The defendants in two separate alleged scams have settled charges with the Federal Trade Commission and will be banned from providing mortgage- and debt-relief services.
As part of the federal Distressed Homeowner Initiative last year, the FTC charged Mark Nagy Atalla and his companies, American Mortgage Consulting Group and Home Guardian Management Solutions, with offering false promises of mortgage-rate reductions to consumers trying to hold onto their homes. Under the settlement with the FTC, the defendants will surrender their assets and be banned from providing mortgage relief or debt relief to consumers.
Atalla and his companies, according to the FTC complaint, violated the FTC Act and the Mortgage Assistance Relief Services Rule (known as the MARS Rule or Regulation O) when they promised to substantially lower consumers monthly mortgage payments in exchange for an up-front fee ranging from $1,495 to $4,495.
The FTCs complaint alleged that in addition to misrepresenting the likelihood that consumers would obtain a mortgage modification, the defendants falsely represented that consumers who did not receive a modification would receive full refunds, falsely represented that they were affiliated with the U.S. government, and falsely claimed to provide legal representation to consumers.
Also, in violation of the MARS Rule, the defendants allegedly told consumers to stop communicating with their lenders, and failed to make Rule-mandated disclosures intended to ensure that consumers understand transactions with mortgage-assistance relief service providers and their rights under the Rule. A federal judge granted the FTCs request for a temporary restraining order and preliminary injunction, froze the defendants assets, and appointed a receiver to take over the companies.
Under the terms of the agreed-upon settlement, in addition to being banned from participating in the debt relief and mortgage relief industries, the defendants are prohibited from misrepresenting the features of any product or service, and making claims without competent and reliable evidence.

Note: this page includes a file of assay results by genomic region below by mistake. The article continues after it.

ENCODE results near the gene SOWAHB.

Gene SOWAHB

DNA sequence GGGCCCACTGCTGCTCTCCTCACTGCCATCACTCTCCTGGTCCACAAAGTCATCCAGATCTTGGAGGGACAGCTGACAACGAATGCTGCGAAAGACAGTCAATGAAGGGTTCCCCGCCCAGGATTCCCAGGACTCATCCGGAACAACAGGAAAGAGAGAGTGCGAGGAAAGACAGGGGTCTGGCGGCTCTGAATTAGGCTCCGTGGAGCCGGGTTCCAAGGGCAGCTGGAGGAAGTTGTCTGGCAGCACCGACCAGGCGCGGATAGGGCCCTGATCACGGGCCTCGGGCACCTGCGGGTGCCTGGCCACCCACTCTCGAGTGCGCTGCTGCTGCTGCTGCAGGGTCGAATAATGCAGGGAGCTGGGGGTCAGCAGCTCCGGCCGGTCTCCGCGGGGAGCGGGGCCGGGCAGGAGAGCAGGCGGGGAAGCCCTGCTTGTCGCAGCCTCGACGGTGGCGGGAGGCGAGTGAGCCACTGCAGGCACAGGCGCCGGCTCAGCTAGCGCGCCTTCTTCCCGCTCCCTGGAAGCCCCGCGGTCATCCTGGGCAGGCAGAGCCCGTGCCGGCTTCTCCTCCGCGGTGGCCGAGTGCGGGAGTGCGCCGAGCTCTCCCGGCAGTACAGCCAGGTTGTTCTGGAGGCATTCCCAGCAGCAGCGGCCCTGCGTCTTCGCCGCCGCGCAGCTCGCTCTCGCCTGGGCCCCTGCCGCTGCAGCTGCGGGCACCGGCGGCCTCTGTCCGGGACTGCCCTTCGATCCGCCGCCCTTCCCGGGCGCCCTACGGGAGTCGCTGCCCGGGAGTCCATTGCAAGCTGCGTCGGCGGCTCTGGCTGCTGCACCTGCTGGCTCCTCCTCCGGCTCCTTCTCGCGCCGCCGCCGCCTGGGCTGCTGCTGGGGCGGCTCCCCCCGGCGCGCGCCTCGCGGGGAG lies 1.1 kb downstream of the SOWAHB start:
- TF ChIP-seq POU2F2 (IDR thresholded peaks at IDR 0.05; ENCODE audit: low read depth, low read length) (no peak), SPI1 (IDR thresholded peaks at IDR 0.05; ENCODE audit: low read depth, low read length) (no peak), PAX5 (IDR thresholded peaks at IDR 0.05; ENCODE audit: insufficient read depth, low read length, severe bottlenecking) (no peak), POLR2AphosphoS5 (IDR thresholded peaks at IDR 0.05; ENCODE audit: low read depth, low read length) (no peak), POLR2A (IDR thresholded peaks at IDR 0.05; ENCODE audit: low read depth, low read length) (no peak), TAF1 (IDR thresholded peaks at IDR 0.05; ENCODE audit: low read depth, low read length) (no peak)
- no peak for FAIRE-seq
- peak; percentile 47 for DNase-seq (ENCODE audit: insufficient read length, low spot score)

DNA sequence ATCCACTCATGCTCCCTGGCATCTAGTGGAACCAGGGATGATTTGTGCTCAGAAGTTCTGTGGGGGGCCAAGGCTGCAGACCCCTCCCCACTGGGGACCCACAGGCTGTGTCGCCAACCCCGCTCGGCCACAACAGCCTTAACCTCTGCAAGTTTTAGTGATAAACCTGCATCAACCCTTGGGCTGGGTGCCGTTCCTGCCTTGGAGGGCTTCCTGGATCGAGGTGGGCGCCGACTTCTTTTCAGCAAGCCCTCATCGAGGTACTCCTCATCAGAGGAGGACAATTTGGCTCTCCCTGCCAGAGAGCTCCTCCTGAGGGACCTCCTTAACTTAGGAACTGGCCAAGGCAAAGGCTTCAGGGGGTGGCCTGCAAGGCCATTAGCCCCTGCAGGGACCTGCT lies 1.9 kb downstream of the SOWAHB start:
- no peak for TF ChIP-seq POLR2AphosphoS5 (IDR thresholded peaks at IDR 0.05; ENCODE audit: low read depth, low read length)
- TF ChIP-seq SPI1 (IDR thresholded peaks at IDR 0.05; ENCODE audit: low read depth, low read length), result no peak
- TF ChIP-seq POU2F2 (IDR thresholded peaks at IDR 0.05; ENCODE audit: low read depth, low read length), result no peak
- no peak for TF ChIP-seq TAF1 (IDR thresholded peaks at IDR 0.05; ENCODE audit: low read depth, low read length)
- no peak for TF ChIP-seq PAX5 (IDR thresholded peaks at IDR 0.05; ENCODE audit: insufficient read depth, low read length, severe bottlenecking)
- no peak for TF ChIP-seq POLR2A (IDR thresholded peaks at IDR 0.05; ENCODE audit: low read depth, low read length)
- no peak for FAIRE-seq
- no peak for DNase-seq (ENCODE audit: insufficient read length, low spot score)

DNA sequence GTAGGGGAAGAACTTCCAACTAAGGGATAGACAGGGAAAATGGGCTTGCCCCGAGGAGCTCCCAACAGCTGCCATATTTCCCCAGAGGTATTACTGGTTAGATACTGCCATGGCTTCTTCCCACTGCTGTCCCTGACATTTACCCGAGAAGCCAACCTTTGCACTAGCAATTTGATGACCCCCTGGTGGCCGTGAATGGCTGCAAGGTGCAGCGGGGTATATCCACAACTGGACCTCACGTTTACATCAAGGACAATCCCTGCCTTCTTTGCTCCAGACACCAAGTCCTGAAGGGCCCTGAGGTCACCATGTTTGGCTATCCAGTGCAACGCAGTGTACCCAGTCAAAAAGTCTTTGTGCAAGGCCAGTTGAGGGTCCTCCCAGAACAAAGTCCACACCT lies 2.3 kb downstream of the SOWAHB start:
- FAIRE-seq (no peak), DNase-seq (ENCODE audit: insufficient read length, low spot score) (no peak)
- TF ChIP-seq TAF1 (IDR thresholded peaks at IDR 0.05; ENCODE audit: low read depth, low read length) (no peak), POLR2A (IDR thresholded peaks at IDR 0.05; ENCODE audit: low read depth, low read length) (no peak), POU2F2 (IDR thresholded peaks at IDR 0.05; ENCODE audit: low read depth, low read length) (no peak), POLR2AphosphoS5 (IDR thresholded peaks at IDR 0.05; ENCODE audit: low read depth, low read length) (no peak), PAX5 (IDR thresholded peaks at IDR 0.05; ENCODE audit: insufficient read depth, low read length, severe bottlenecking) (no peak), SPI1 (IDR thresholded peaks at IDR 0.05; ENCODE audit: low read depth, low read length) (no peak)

Also under the settlement, Atalla faces a $514,910 judgment, which will be suspended when he turns over various items of personal property and proceeds from the sale of other assets.
In a separate case involving Southeast Trust LLC (formerly known as The Debt School LLC and also doing business as Financial Freedom Credit Counseling), the companys principal, Paul A. Wexler allegedly violated both the FTC Act and the agencys Telemarketing Sales Rule by charging cash-strapped consumers hundreds of dollars based on misrepresentations that they could obtain credit card interest rates as low as zero percent. The operation also routinely called consumers on the Do Not Call Registry, according to the FTC.
Under the agreed-upon settlement, the defendants are banned from providing debt- and mortgage-relief services and from making robocalls and prohibited from calling consumers on the Do Not Call list.
The complaint alleged that the defendants claimed to be a non-profit group that targeted consumers with robocalls, and with ads on Web sites such as southeasttrust.com and thedebtschool.com. The defendants promised a single monthly payment, an interest rate ranging from zero percent to six percent, and that consumers would be debt free in three to five years.
The defendants are prohibited from collecting money from consumers who used their services, making unauthorized withdrawals from consumers bank accounts, misrepresenting the features and characteristics of financial or other types of products and services, and making unsupported claims about products and services. They also are required to keep any consumer information they have confidential, and destroy it promptly.
The order imposes a $2.7 million judgment against Wexler, which is suspended due to his inability to pay. If it is determined that the financial information the defendants gave the FTC was untruthful, the full amount of the judgment will become due.